The opinion of the court was delivered by: Richard Mills, District Judge:
Cross motions for summary judgment.
The material facts of the case are not disputed. The
Plaintiff filed a two count complaint against the Defendants
for alleged violations of 18 U.S.C. § 2511, the federal
wiretapping statute. Count I is brought against Defendant
Carter and Count II is brought against Defendant Neuf. Carol
Walker alleges that Robert Carter, with the assistance of Neuf,
intercepted and recorded telephone conversations between the
Plaintiff and Defendant Carter's former wife at the Carter
residence — during their marriage — on several occasions from
1988 through 1991. All of these recordings were made without
the Plaintiff's or Mrs. Carter's consent.
The Plaintiff seeks damages against the Defendants under
18 U.S.C. § 2520 for their violation of 18 U.S.C. § 2511. The
Plaintiff and Defendant Carter have filed cross motions for
summary judgment as to Count I of the complaint, with each
party arguing for a different interpretation of the federal
Under Fed.R.Civ.P. 56(c), summary judgment shall be granted
if the record shows that "there is no genuine issue as to any
material fact and that the moving party is entitled to a
judgment as a matter of law." Black v. Henry Pratt Co.,
778 F.2d 1278, 1281 (7th Cir. 1985). The moving party has the
burden of showing the absence of a genuine issue of material
fact. Celotex Corp. v. Catrett, 477 U.S. 317, 325, 106 S.Ct.
2548, 2553, 91 L.Ed.2d 265 (1986). A genuine issue of material
fact exists when "there is sufficient evidence favoring the
nonmoving party for a jury to return a verdict for that party."
Anderson v. Liberty Lobby, Inc., 477 U.S. 242, 249, 106 S.Ct.
2505, 2511, 91 L.Ed.2d 202 (1986). In determining whether a
genuine issue of a material fact exists, the evidence is to be
taken in the light most favorable to the non-moving party.
Adickes v. S.H. Kress & Co., 398 U.S. 144, 157, 90 S.Ct. 1598,
1608, 26 L.Ed.2d 142 (1970). Once the moving party has met its
burden, the opposing party must come forward with specific
evidence, not mere allegations or denials of the pleadings,
which demonstrates that there is a genuine issue for trial.
Posey v. Skyline Corp., 702 F.2d 102, 105 (7th Cir. 1983).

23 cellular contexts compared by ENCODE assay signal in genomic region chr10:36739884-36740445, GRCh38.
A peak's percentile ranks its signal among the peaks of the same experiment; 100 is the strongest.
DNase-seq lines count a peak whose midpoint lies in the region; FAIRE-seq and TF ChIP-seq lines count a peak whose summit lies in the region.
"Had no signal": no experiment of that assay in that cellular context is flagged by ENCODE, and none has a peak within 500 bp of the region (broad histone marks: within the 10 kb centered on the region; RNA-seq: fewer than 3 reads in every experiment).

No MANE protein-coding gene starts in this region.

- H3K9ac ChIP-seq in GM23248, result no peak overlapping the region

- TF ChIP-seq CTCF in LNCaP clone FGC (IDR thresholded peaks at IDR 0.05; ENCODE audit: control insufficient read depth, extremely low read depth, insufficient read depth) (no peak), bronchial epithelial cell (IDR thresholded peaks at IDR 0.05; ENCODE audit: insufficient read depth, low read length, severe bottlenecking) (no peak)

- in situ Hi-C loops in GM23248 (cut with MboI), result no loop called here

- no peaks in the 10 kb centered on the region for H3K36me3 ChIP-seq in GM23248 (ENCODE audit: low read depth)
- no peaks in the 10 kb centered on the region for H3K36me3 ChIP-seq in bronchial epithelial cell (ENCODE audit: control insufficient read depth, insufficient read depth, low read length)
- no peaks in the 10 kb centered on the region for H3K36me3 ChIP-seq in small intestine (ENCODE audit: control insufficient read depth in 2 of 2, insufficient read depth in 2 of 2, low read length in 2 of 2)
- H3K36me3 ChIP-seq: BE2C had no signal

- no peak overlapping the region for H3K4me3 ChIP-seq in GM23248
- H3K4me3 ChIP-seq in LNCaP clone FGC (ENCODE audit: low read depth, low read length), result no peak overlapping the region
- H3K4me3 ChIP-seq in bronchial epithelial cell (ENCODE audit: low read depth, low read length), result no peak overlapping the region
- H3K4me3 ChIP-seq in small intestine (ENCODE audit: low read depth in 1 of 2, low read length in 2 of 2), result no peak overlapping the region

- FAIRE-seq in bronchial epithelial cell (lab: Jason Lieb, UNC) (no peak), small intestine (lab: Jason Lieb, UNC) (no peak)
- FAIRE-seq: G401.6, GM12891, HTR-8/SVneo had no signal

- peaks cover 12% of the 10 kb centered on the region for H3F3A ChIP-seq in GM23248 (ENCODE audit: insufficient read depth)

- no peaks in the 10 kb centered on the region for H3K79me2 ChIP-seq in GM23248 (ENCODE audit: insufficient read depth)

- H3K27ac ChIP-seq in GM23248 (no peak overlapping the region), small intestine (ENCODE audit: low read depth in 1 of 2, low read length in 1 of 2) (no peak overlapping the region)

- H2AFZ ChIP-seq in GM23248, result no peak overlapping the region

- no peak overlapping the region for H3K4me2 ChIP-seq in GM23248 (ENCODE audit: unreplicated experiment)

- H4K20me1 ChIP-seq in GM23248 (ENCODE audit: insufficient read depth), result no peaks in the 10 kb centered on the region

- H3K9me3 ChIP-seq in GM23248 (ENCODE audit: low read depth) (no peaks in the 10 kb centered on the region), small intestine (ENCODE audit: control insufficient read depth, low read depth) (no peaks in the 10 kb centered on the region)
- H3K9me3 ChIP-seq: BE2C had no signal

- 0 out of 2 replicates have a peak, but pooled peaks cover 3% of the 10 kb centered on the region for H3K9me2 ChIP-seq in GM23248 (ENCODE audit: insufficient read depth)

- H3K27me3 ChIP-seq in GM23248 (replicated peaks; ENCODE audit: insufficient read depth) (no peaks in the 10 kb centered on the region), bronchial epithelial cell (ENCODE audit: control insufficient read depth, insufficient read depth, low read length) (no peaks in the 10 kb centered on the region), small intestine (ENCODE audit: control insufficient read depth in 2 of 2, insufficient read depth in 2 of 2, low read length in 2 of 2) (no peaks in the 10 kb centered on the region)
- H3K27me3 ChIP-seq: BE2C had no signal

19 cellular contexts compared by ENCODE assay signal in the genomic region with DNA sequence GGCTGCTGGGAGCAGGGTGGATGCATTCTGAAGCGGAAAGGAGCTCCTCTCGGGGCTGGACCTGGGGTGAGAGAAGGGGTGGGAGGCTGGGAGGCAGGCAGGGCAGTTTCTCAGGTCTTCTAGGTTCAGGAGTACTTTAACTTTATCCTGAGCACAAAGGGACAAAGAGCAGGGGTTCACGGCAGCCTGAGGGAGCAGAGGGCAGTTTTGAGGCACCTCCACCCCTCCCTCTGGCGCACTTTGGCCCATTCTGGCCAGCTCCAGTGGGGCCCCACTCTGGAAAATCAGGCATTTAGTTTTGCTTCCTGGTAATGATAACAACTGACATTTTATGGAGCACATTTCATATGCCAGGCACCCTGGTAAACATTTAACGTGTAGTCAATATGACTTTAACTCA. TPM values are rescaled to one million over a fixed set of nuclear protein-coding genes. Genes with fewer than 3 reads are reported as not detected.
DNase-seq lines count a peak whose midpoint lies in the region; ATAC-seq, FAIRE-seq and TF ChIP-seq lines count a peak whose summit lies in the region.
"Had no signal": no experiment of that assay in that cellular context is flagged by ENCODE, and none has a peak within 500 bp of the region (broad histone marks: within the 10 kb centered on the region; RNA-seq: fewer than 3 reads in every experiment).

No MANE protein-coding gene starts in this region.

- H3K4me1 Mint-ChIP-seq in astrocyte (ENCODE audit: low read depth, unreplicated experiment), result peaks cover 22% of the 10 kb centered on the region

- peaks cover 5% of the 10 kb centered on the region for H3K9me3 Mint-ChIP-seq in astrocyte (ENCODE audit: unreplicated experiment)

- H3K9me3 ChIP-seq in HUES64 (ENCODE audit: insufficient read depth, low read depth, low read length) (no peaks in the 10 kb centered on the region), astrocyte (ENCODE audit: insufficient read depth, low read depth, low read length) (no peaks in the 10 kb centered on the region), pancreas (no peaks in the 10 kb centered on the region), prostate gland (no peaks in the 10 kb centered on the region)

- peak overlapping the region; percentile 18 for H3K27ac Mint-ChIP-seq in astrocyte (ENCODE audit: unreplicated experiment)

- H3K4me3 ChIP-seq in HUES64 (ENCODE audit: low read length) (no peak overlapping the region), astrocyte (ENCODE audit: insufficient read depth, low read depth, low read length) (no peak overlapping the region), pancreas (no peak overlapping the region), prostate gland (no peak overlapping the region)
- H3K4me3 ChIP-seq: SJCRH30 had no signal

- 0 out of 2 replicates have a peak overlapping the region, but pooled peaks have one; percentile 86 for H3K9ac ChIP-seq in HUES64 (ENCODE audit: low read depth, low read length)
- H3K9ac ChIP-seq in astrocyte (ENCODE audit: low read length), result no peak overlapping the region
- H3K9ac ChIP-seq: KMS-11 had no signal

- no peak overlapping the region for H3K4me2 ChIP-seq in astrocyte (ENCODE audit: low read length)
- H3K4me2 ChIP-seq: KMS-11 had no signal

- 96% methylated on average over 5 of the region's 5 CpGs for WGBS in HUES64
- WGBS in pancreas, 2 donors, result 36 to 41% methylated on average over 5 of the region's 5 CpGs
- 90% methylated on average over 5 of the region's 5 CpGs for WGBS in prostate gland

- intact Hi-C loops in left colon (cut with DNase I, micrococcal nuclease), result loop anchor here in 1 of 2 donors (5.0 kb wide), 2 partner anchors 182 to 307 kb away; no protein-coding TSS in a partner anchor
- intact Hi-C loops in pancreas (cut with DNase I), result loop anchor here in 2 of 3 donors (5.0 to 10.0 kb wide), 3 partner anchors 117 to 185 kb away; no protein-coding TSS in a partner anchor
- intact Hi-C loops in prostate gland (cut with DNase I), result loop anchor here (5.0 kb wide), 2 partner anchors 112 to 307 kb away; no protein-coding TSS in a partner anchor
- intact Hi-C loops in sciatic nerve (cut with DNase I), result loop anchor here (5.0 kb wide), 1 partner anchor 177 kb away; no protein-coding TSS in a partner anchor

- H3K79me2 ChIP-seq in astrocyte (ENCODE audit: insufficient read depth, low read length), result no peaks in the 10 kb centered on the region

Based on a review of the record, the entire controversy
appears to revolve around a dispute concerning the proper
interpretation to be given 18 U.S.C. § 2511 in conjunction with
18 U.S.C. § 2520. Consequently, this is a legal dispute which
this Court is capable of resolving by means of summary
judgment. The Seventh Circuit has not yet addressed the
argument which Defendant Carter asserts, but in interpreting
the decisions of other U.S. Courts of Appeals, the Court finds
that summary judgment is appropriate for the Plaintiff.
18 U.S.C. § 2510(2) defines "oral communication" as "any oral
communication uttered by a person exhibiting an expectation
that such communication is not subject to interception."
18 U.S.C. § 2520(a) & (b) provide that "any person whose wire,
oral, or electronic communication is intercepted, disclosed, or
intentionally used in violation of this chapter may in a civil
action recover from the person or entity which engaged in that
violation . . . damages under subsection (c) and punitive
damages in appropriate cases; and . . . a reasonable attorney's
fee and other litigation costs reasonably incurred."
18 U.S.C. § 2520(c)(2) allows a court to assess as damages the greater of
the amount of actual damages sustained by the plaintiff or
statutory damages of $100 for each day of the violation or
$10,000, whichever is greater. In other words, 18 U.S.C. § 2520
allows a plaintiff to file a civil action for any conduct which
would constitute a violation of 18 U.S.C. § 2511.
The question, then, is whether the uncontroverted conduct of
Defendant Carter amounts to a violation of 18 U.S.C. § 2511.
Defendant Carter claims that because he tapped the telephone
line of his own residence, he cannot be held liable to the
Plaintiff under 18 U.S.C. § 2520. However, that view is
contrary to the view held today by the majority of the U.S.
Courts of Appeals.
Defendant Carter relies on the case of Simpson v. Simpson,
490 F.2d 803 (5th Cir. 1974), which held that 18 U.S.C. § 2511
did not apply to interspousal wiretapping committed within the
marital home. The Simpson holding was premised on the belief
that federal courts should not become involved with domestic
relations disputes. 490 F.2d at 805. That case, though, has
been roundly criticized and its holding rejected by the
majority of the federal courts that have subsequently addressed
the issue of marital wiretapping. See United States v. Jones,
542 F.2d 661, 667 (6th Cir. 1976); Pritchard v. Pritchard,
732 F.2d 372, 374 (4th Cir. 1984); and Kempf v. Kempf,
868 F.2d 970, 972-73 (8th Cir. 1989). In addition, numerous district
courts across the country have concluded that the federal
wiretapping statute prohibits nonconsensual spousal wiretapping
within the marital home. Kempf, 868 F.2d at 973; Heyman v.
Heyman, 548 F. Supp. 1041, 1045-47 (N.D.Ill. 1982).
The courts which have rejected the Simpson holding have done
so on the basis of the language of 18 U.S.C. § 2511 and the
legislative history of the statute. The courts have determined
that Congress did not intend to create an exception for
interspousal wiretapping and chose to use clear and unambiguous
language in 18 U.S.C. § 2511 prohibiting all wiretapping ...